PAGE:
Shabbat Parashat Ki Tisa | 5770
P’ninat Mishpat: Disqualifications of Witnesses – part III
(based on Sha'ar Ladin – Halacha Psuka, vol. 36)
[We finish our treatment of the topic of witnesses with a discussion of witnesses who are paid to testify and expert witnesses.]
The mishna (Bechorot 49a) says that the testimony of one who takes money in order to testify is invalid. This is because it is forbidden to take money for a mitzva, including the mitzva to testify. The Rabbis penalized the one who paid to have the witness testify on his behalf. However, the testimony can become valid if the witness returns the money (Shulchan Aruch, Choshen Mishpat 34:18).
Although the invalidation of a paid witness appears to be rabbinic, the Netivot Hamishpat says that this is true when the witness is paid by both sides evenly; if he is paid by one side, his disqualification is from the Torah, as one who has an interest in the case. In contrast, the K’tzot Hachoshen (34:4) says that even in this case, the disqualification is only rabbinic. Having an interest in a case, which disqualifies from the Torah, is only when the content of the testimony affects the witness. In contrast, in this case, the money is for testifying, not for testifying a specific content.
There are times when it is permitted for a witness to receive payment if the purpose of the payment is to compensate the witness for losses incurred in order to testify. Thus, he may receive s’char batala (compensation for being idle), which includes the money he would have received at work had he not come to testify. The Rama (CM 34:18) says that one may not receive money to testify about that which he already saw, but he may take money to come to witness something so that he can testify about it in the future. This is because the mitzva to testify takes effect only after one has the information which he is asked to testify about.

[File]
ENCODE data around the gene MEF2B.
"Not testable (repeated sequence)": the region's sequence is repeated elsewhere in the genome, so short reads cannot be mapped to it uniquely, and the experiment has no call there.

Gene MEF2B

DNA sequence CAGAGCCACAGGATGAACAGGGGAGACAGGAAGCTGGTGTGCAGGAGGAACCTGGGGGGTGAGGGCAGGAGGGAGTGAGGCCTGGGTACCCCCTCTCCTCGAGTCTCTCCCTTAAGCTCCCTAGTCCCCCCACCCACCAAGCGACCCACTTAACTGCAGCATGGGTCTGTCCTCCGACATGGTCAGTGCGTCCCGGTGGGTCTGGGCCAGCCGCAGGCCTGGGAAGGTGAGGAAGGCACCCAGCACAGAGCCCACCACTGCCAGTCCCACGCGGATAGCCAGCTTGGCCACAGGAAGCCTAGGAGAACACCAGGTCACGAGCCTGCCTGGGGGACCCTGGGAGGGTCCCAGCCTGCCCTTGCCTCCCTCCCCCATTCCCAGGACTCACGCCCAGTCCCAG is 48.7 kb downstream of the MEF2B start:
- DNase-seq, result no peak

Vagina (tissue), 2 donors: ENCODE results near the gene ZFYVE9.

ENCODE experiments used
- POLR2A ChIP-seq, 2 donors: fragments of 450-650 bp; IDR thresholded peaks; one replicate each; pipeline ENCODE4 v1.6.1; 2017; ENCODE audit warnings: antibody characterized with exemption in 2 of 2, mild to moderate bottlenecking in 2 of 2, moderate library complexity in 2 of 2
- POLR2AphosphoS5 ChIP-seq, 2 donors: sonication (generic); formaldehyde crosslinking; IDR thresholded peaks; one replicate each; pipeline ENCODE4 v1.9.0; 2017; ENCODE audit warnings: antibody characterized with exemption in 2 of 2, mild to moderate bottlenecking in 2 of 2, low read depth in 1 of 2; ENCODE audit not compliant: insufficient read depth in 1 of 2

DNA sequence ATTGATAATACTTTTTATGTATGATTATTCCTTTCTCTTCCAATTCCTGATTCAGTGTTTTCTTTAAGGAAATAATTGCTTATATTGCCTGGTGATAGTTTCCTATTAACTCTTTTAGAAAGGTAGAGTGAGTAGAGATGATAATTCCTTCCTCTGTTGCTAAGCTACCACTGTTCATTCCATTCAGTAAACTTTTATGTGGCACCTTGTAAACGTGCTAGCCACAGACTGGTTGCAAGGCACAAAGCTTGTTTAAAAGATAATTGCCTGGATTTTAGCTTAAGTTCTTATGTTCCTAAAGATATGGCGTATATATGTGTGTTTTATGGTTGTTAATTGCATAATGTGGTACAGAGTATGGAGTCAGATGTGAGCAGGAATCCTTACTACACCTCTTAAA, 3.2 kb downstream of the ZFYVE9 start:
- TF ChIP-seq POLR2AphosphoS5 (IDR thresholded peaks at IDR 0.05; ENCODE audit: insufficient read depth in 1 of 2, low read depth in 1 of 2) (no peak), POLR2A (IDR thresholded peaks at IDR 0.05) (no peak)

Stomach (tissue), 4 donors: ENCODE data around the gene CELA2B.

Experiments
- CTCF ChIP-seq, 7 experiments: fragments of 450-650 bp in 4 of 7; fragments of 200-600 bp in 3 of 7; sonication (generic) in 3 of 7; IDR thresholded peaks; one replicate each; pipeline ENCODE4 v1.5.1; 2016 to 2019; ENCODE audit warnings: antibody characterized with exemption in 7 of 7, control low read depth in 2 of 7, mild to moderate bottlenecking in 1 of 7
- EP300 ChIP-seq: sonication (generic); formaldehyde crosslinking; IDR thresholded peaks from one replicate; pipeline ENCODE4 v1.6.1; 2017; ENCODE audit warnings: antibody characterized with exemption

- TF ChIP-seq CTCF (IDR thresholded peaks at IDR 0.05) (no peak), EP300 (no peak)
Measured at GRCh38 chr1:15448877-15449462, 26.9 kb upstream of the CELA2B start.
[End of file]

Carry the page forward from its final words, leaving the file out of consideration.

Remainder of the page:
What is the status of an expert witness, i.e., one who has general knowledge about the topic at hand and is especially qualified to provide information that will impact on the case? It is accepted nowadays in batei din that he may take money to testify. The explanation is that he is not receiving money for providing specific information about what transpired in this case, but is there to provide general knowledge of a topic to the dayanim. However, if one of the litigants unilaterally pays the expert witness, then the latter has an interest in the case. In that case, his testimony is subject to contradiction by the other litigant. Therefore, when preparing a case to present to beit din, it is a waste to pay large sums to expert witnesses that support one’s case, as beit din will have to, in most cases, charge both sides equally for an objective expert witness.
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